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UBC Theses and Dissertations

Group 4 ureate complexes : synthesis, reactivity, and catalytic carbon-element bond formation Leitch, David Charles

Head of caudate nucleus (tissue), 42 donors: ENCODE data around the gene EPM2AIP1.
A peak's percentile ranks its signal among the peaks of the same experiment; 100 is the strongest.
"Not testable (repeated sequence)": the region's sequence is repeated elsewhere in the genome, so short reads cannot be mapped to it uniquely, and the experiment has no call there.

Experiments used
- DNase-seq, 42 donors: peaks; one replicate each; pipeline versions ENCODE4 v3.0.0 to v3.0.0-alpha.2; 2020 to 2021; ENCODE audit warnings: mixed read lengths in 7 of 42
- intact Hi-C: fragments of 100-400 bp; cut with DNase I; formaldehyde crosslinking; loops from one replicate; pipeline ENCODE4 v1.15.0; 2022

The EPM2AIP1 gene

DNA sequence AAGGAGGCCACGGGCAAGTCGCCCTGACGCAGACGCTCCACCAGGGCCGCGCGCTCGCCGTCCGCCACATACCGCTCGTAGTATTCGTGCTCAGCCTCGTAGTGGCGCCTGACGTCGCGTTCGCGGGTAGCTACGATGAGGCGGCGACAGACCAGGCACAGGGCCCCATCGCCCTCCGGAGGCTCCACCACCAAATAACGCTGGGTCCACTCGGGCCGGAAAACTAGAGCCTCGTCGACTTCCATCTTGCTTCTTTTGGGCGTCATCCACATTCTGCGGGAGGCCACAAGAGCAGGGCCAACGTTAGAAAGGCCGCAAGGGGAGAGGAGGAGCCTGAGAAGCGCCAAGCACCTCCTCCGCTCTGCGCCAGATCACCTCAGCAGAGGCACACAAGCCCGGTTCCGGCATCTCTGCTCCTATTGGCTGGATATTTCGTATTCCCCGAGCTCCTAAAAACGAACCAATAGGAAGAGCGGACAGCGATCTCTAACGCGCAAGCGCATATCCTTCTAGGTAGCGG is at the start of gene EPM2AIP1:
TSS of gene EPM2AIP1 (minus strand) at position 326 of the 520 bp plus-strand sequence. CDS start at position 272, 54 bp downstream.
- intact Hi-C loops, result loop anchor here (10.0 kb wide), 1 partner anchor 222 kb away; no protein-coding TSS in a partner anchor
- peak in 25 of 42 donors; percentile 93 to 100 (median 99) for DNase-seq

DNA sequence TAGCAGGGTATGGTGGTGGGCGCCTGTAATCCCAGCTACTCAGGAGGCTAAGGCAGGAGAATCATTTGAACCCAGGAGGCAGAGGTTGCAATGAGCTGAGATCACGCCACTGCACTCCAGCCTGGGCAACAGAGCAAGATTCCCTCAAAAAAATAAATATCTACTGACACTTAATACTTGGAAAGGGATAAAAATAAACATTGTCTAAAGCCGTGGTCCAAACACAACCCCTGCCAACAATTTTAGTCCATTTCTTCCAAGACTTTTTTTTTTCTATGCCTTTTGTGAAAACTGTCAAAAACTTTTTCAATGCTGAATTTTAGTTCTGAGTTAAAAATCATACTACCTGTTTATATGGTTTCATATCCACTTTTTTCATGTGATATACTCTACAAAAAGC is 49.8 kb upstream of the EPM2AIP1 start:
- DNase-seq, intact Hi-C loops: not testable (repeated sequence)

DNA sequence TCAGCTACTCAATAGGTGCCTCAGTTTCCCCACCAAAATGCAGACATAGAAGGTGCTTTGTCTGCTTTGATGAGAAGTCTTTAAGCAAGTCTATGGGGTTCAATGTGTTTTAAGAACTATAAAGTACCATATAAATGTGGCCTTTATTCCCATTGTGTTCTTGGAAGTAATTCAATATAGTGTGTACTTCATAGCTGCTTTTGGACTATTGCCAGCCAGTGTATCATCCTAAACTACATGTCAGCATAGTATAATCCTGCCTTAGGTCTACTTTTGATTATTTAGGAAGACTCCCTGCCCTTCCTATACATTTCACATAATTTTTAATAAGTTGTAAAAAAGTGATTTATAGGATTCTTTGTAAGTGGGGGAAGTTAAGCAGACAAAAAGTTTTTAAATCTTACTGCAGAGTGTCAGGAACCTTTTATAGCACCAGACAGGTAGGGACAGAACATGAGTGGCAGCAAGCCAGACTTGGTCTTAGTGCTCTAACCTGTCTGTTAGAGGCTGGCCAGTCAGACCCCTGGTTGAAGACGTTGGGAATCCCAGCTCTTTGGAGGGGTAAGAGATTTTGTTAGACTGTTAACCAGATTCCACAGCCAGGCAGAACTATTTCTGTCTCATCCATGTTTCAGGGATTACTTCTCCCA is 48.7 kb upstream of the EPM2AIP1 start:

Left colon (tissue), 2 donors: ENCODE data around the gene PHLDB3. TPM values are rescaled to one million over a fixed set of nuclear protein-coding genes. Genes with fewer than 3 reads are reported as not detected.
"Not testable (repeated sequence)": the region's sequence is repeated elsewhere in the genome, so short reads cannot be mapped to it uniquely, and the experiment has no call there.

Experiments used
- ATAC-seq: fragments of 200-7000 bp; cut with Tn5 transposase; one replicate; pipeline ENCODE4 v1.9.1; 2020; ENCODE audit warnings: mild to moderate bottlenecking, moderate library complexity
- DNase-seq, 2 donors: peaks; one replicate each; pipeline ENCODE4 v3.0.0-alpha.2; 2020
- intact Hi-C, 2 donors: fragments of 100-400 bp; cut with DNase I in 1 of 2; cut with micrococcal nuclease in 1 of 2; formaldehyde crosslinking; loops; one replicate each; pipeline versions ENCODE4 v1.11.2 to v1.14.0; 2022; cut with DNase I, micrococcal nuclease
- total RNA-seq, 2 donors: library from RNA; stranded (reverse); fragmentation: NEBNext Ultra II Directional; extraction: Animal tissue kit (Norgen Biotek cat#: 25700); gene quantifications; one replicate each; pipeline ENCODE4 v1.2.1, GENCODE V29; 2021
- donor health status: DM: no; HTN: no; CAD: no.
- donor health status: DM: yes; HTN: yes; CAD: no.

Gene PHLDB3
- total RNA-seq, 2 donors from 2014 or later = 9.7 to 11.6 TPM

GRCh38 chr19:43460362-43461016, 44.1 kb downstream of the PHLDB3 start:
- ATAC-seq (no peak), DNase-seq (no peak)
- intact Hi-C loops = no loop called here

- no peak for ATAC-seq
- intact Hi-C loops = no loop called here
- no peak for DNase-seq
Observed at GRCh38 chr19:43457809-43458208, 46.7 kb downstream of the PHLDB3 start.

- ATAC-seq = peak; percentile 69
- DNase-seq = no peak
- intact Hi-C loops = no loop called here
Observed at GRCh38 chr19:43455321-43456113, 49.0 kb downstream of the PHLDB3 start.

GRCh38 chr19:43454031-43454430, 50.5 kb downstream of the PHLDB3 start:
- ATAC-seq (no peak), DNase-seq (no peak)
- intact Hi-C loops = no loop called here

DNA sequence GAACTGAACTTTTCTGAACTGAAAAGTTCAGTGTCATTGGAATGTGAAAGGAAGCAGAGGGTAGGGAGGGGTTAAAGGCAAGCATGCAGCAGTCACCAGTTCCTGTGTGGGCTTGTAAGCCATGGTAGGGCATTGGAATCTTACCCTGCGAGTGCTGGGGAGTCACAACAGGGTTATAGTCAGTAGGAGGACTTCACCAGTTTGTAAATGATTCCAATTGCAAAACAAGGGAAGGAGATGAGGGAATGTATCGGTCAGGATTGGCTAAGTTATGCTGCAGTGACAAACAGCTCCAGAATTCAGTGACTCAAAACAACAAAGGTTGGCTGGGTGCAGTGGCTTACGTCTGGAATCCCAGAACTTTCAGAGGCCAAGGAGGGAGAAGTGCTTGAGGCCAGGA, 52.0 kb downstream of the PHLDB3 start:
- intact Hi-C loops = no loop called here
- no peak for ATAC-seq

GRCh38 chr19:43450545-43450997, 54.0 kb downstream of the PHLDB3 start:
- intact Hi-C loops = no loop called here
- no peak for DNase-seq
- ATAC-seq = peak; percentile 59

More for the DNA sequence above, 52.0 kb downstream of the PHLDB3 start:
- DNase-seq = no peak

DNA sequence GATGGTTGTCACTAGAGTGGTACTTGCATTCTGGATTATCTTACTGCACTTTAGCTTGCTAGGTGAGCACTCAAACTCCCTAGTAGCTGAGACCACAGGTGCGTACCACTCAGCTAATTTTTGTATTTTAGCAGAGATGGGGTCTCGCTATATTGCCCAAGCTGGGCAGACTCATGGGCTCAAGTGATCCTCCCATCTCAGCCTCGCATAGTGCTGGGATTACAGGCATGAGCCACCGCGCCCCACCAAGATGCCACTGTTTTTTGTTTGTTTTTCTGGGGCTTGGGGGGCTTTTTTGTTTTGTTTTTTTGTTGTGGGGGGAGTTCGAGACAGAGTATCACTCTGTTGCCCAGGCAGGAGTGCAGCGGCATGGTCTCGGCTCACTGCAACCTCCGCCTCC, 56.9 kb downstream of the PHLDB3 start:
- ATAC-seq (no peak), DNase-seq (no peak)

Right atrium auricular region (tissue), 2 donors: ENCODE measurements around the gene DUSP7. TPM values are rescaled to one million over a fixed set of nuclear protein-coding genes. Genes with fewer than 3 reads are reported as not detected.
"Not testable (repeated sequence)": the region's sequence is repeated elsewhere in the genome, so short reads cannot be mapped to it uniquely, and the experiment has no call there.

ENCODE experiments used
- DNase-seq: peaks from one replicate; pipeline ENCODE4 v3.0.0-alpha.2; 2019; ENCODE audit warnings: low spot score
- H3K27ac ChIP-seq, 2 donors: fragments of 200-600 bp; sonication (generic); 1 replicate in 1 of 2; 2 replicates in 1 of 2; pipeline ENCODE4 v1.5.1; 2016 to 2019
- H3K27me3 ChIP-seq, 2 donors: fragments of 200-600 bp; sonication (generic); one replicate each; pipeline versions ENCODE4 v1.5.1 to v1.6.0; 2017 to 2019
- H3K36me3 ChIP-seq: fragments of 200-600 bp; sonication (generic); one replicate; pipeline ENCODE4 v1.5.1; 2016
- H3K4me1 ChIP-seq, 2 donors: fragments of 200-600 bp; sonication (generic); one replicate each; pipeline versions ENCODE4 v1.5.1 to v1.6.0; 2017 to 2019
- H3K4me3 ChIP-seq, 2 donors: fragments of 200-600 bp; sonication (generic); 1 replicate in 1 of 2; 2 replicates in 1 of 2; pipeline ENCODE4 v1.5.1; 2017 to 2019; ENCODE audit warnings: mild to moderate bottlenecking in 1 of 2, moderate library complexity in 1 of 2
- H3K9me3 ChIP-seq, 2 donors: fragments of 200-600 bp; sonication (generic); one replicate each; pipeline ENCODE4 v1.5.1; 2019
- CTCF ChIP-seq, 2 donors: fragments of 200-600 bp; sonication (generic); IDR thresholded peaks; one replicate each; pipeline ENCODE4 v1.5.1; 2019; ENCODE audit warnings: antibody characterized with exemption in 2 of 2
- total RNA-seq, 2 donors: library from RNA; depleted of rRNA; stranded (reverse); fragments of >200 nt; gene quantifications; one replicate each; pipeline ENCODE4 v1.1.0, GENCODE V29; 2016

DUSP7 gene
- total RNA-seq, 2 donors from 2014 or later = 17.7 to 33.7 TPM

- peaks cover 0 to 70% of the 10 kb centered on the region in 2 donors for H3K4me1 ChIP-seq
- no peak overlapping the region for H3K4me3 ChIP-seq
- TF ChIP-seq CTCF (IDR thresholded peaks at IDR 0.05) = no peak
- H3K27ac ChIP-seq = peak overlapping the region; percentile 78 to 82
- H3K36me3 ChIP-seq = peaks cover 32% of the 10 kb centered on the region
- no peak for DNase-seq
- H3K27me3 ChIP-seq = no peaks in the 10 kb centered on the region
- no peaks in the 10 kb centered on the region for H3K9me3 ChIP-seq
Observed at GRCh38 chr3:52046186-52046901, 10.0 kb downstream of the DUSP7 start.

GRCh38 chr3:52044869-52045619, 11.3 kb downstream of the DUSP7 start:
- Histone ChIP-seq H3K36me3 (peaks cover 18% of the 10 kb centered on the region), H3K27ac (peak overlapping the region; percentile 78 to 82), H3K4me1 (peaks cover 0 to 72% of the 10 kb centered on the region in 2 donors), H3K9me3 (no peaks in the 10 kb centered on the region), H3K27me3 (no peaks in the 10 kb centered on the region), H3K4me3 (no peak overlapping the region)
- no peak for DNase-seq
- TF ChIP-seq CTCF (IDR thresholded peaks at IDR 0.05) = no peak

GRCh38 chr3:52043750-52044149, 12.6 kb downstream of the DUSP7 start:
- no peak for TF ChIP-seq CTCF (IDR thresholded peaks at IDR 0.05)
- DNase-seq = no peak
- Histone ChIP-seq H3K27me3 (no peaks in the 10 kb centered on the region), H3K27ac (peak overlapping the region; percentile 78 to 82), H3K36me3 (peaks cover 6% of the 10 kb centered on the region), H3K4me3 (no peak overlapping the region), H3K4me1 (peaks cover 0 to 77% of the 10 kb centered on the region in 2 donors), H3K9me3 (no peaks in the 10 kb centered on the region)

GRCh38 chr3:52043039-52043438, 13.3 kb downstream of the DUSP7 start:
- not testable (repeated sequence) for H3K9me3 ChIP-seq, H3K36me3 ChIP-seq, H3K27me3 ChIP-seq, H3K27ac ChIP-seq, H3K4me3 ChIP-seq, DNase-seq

The synthesis, characterization, and reactivity patterns of three new classes of ureate- supported group 4 compounds are described, constituting the first comprehensive examination of the use of these electron-rich ligands. Four ureates with varying steric and electronic properties are included here: two mono(ureate)s and two tethered bis(ureate)s. Synthesis of dichlorobis(ureato) titanium and zirconium derivatives can be accomplished using several methods, with direct protonolysis between the urea proligand and M(NMe₂)₂Cl₂ precursors giving the highest yield. Solid-state and solution-phase characterization indicates the distal dialkylamino substituent on the ureate donates electron density into the chelate. While use of non-tethered ligands results in zirconium complexes that are fluxional in solution, tethered bis(ureato) ligands support well-defined species. These complexes retain neutral ligands, which are not easily removed. Ureate- supported zirconium dialkyl complexes can also be prepared by protonolysis between a urea and tetraalkyl zirconium compounds. The electron-rich nature of the ureate ligands allows the isolation of coordinatively unsaturated dialkyl complexes. Ureate-supported bis(amido) compounds of titanium and zirconium have been developed as precatalysts for hydroamination. A comprehensive structural comparison between related amidate and ureate complexes reveals that the ureate ligands bind tighter to their metal centers than amidates. As a consequence of this, and the electron-rich nature of the ureate ligands, amidate precatalysts are generally more effective for intramolecular hydroamination of alkenes than ureate precatalysts. In contrast, precatalysts with tethered ureate ligands are more effective than analogous amidates. The most active system identified through catalytic screening exhibits broad substrate scope and functional group tolerance. Most importantly, this is the first group 4 system that is highly effective with both primary and secondary amines. Mechanistic investigations have revealed that catalysis with the tethered bis(ureate) precatalyst does not proceed through an imido-mediated [2+2] cycloaddition-type mechanism. Instead, the key bond forming step is proposed to occur through concerted insertion of the alkene into a Zr–N bond and protonation of the terminal alkene carbon by a coordinated amine ligand. This proposal is supported by stoichiometric and kinetic investigations, which indicate that a proton-source accelerates alkene insertion, and a primary kinetic isotope effect when using an N-deuterated aminoalkene.

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